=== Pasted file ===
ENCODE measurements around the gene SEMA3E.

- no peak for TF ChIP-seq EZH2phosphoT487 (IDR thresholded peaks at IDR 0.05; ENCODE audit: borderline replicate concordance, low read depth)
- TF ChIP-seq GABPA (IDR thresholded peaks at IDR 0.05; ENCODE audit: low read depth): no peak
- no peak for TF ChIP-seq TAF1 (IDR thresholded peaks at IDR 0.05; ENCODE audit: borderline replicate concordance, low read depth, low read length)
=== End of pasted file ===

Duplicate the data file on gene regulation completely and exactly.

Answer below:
ENCODE measurements around the gene SEMA3E.

- no peak for TF ChIP-seq EZH2phosphoT487 (IDR thresholded peaks at IDR 0.05; ENCODE audit: borderline replicate concordance, low read depth)
- TF ChIP-seq GABPA (IDR thresholded peaks at IDR 0.05; ENCODE audit: low read depth): no peak
- no peak for TF ChIP-seq TAF1 (IDR thresholded peaks at IDR 0.05; ENCODE audit: borderline replicate concordance, low read depth, low read length)